Fantasia Review "Alone" is Why Road Trips are Better with Friends
Updated: Sep 8
A woman is stalked by a cold-blooded killer in a horrifying game of cat and mouse.
"Alone" follows Jessica (Jules Willcox), a grieving widow who packs up her things and leaves the city following the death of her husband. Moving trailer in tow, she heads deep into the isolated expanse of the Pacific Northwest, barely another car in sight. Early into her trip, she drives up behind a man (Marc Menchaca) in a dusty jeep who has an evident case of road rage. After a bizarre encounter that leaves Jessica shaken up, she spends the night alone in a roadside motel and continues her journey the following morning.
Despite her fragile state, Jessica is an intelligent woman with enough street-smarts to know when she's being followed. Feigning coincidence and car trouble, the Jeep-driving man from the day prior manages to capture Jessica, locking her away in his remote cabin. "The greatest suspense thrillers are stripped to the bone -- a progression of essential elements, unencumbered by backstory and exposition, the stakes raised with each successive beat" says director, John Hyams, about "Alone" which was written by Mattias Olsson.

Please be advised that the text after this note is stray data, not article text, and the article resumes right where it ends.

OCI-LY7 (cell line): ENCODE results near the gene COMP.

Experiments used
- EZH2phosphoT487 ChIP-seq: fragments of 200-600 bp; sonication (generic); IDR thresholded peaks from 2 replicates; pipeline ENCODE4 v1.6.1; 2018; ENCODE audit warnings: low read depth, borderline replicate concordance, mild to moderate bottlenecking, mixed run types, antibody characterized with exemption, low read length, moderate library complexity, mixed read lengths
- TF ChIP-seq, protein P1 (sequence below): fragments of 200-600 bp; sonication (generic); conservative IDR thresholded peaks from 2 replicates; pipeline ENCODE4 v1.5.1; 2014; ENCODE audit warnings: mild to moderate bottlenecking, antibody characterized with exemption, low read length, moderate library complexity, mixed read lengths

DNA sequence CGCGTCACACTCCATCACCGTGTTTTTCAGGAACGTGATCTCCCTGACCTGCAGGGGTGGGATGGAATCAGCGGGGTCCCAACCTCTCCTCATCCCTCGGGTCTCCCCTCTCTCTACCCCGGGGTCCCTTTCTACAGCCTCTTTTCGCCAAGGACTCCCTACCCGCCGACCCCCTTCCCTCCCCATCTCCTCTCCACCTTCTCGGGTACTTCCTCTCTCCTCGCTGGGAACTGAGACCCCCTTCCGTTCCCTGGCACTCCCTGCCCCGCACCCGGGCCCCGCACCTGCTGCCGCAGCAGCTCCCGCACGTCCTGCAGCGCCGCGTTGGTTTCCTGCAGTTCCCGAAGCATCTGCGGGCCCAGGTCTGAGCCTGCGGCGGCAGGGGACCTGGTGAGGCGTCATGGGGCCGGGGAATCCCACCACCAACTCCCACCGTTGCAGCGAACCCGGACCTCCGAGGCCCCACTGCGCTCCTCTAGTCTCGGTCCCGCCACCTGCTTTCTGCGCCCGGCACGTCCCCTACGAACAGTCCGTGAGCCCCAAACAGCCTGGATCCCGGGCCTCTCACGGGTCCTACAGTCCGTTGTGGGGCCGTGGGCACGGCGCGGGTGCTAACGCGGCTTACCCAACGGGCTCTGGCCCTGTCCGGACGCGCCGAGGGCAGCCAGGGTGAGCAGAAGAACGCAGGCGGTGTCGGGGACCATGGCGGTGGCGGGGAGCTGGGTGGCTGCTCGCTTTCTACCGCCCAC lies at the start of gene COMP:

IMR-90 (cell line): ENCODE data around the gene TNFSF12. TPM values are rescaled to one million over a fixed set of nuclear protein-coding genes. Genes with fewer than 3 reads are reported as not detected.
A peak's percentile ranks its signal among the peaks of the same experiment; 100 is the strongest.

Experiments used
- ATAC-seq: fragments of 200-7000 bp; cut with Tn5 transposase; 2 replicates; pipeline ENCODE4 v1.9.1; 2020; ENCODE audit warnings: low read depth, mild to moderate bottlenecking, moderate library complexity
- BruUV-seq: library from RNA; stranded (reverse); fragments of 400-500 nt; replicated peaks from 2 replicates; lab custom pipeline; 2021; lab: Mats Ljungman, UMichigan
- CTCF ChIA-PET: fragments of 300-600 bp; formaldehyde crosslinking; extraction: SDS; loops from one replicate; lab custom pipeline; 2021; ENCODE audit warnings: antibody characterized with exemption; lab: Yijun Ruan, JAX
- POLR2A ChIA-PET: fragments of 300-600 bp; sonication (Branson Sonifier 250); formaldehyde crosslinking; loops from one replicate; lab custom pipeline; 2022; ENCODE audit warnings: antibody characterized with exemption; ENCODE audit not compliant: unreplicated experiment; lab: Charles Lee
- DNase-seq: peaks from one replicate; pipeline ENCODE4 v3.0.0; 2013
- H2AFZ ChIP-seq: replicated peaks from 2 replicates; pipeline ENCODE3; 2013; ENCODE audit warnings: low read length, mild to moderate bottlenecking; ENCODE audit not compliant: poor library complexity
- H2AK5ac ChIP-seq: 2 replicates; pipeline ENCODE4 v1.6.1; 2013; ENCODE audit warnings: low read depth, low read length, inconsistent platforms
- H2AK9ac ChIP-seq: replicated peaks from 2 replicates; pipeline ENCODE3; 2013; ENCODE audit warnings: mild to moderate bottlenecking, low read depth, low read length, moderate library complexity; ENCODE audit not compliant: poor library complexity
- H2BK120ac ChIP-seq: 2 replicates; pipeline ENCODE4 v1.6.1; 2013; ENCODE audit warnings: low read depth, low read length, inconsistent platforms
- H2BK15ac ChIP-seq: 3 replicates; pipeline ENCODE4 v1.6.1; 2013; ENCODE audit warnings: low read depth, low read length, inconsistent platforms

"Not alone" are two words I grew up hearing frequently. If there's anything my parents instilled in me, it's never to go anywhere or do anything alone. Sounds extreme, I know, but movies like "Alone" remind me to heed their advice. As scary as it is suspenseful, "Alone" is most terrifying because of how realistic it feels. Jessica's captor's employs Ted Bundy-like techniques, appealing to her sympathetic side. Hyam's film is just as he articulates, an edge-of-your-seat thriller, unadulterated by gratuitous dialogue and backstory and it should not be missed.
"Alone" will be released September 18, 2020 in theaters and on VOD.